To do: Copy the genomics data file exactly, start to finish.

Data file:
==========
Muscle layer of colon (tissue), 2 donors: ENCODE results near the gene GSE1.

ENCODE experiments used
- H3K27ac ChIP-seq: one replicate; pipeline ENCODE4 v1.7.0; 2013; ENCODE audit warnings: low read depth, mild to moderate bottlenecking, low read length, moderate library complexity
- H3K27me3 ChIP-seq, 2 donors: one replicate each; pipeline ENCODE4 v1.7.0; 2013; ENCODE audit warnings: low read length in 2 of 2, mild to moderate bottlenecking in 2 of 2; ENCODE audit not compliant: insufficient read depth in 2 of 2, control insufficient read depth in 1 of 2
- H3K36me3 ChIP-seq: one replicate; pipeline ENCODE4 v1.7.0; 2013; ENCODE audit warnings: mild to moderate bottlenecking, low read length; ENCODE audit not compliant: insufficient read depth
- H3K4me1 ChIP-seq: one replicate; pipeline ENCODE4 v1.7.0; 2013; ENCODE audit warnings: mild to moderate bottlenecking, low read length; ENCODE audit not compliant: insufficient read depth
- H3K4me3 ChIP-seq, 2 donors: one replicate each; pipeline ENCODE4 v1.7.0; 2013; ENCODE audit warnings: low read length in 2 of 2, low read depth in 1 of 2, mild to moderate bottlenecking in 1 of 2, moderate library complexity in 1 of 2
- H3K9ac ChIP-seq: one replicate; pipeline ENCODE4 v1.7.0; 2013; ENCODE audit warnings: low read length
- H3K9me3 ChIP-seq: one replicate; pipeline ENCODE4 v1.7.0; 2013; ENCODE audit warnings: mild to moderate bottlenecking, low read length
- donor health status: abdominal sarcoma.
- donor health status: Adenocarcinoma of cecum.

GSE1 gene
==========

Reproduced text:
Muscle layer of colon (tissue), 2 donors: ENCODE results near the gene GSE1.

ENCODE experiments used
- H3K27ac ChIP-seq: one replicate; pipeline ENCODE4 v1.7.0; 2013; ENCODE audit warnings: low read depth, mild to moderate bottlenecking, low read length, moderate library complexity
- H3K27me3 ChIP-seq, 2 donors: one replicate each; pipeline ENCODE4 v1.7.0; 2013; ENCODE audit warnings: low read length in 2 of 2, mild to moderate bottlenecking in 2 of 2; ENCODE audit not compliant: insufficient read depth in 2 of 2, control insufficient read depth in 1 of 2
- H3K36me3 ChIP-seq: one replicate; pipeline ENCODE4 v1.7.0; 2013; ENCODE audit warnings: mild to moderate bottlenecking, low read length; ENCODE audit not compliant: insufficient read depth
- H3K4me1 ChIP-seq: one replicate; pipeline ENCODE4 v1.7.0; 2013; ENCODE audit warnings: mild to moderate bottlenecking, low read length; ENCODE audit not compliant: insufficient read depth
- H3K4me3 ChIP-seq, 2 donors: one replicate each; pipeline ENCODE4 v1.7.0; 2013; ENCODE audit warnings: low read length in 2 of 2, low read depth in 1 of 2, mild to moderate bottlenecking in 1 of 2, moderate library complexity in 1 of 2
- H3K9ac ChIP-seq: one replicate; pipeline ENCODE4 v1.7.0; 2013; ENCODE audit warnings: low read length
- H3K9me3 ChIP-seq: one replicate; pipeline ENCODE4 v1.7.0; 2013; ENCODE audit warnings: mild to moderate bottlenecking, low read length
- donor health status: abdominal sarcoma.
- donor health status: Adenocarcinoma of cecum.

GSE1 gene